The Horror of Cochlear Implants, Part 2

While I was visiting family in Wisconsin last winter, I went to a Deaf gathering at a local pub to reconnect with an old Deaf professor. I wound up at a side table with 5-6 older d/hh people near the entrance. At some point, a family walked in with a young teenage girl who had a cochlear implant. And the table fell silent. I mean, emphasis on “fell”: signing hands went down, and eyes went to her head. One woman signed, “She has a cochlear implant.” Another woman put up her hands and looked to the side: “no comment.”

Traditionally, the Deaf community– at least the older generations, in my experience– has been pretty staunchly anti-cochlear implants. In the past 20-30 years, that overall view has softened to this: Cochlear implants are OK for adults who choose to get it, but don’t implant children before they’re old enough to decide for themselves– and certainly never implant infants. What about the health risks? What if the kid grows up to resent it? I’ve seen some Deaf publications go so far as to call it cultural genocide.

I won’t go into the risks, which are vanishingly minor, by the way– we’re talking a fraction of 1% rate of complications, period; not deaths, all complications. What I will discuss is the preconception that implanting a child before s/he’s old enough to consent (whatever age that is) will incur resentment against her parents and an identity crisis.

Sample size of one, but: I was implanted when I was ten. I was certainly old enough to ask if I wanted it, but for whatever reason, my parents never did. That wasn’t really the way things worked in our household; what Mom and Dad said was Law, and we kids went along.

I have never once regretted the implant, nor resented them for not discussing it with me first. Hell, ten-year-old me thought having a metal bit that mysteriously stuck on my head like magic was pretty cool. (I’m not sure how much I understood about magnets back then.)

The thing is, I knew my parents loved me and wanted the best for me. And I knew the implant was a result of that. I think that’s what made the difference, not some vague and ill-defined idea of consent. It’s a tiny bit of metal. It doesn’t change anything about who I am. How could it?

I have never, not once, heard another cochlear implantee speak negatively about her implant. I’m sure they’re out there, but I haven’t heard it yet– and believe me, I’ve asked. The worst feedback I’ve heard on cochlear implants has been neutral: “Oh yeah, I just don’t use it anymore.” Most has been positive. The criticism and concerns I hear almost always come from an unimplanted person. And damn near every one of them has a friend, or a friend of a friend, who got a cochlear implant and hated it. (After a while, I began to suspect that their “friends” were one person that everyone knew.)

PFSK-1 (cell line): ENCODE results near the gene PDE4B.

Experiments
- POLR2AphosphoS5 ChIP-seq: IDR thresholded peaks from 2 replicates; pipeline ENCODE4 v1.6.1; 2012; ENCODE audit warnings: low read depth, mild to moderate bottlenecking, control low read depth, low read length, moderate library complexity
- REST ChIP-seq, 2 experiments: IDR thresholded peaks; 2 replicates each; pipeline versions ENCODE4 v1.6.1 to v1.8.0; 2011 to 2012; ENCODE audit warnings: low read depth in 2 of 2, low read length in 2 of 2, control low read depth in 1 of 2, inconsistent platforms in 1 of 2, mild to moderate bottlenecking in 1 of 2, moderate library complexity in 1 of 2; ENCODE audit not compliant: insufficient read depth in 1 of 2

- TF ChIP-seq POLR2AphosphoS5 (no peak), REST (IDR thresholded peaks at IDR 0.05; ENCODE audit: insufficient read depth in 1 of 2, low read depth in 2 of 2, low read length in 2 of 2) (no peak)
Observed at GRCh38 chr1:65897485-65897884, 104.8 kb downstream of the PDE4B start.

More than that, though, I’d read accounts of cochlear implantees being rejected or teased by their d/hh peers as soon as they got the implant. And that was touted as an example of how implantation could cause an identity crisis, a reason to not implant your children.

Um, excuse me? If your friends ditch you over something like that, the cochlear implant isn’t the problem, and you need better friends.

“If you could restore your hearing, would you?”

The first time I thought about this scenario, I hesitated.

As I’ve mentioned in another post, I grew up with the impression that deafness was this great obstacle to be overcome, to be excised out of my daily life as much as possible. To boot, I grew up in a very religious community that was big on faith healing. My mom, especially, prayed regularly for my hearing to be restored, and I went along with it as a kid. So when I started reading news articles about new advances in treating hearing loss…

By all rights, I should’ve responded with a resounding “yes.” But I didn’t. I was afraid that I would be changing myself. This, even though I’d already gotten a cochlear implant and knew that it didn’t take anything away; it just gave me more access. Whether I wanted it or not– mostly not, for most of my formative years– deafness had already shaped my identity. So, when I thought about taking that away… I paused.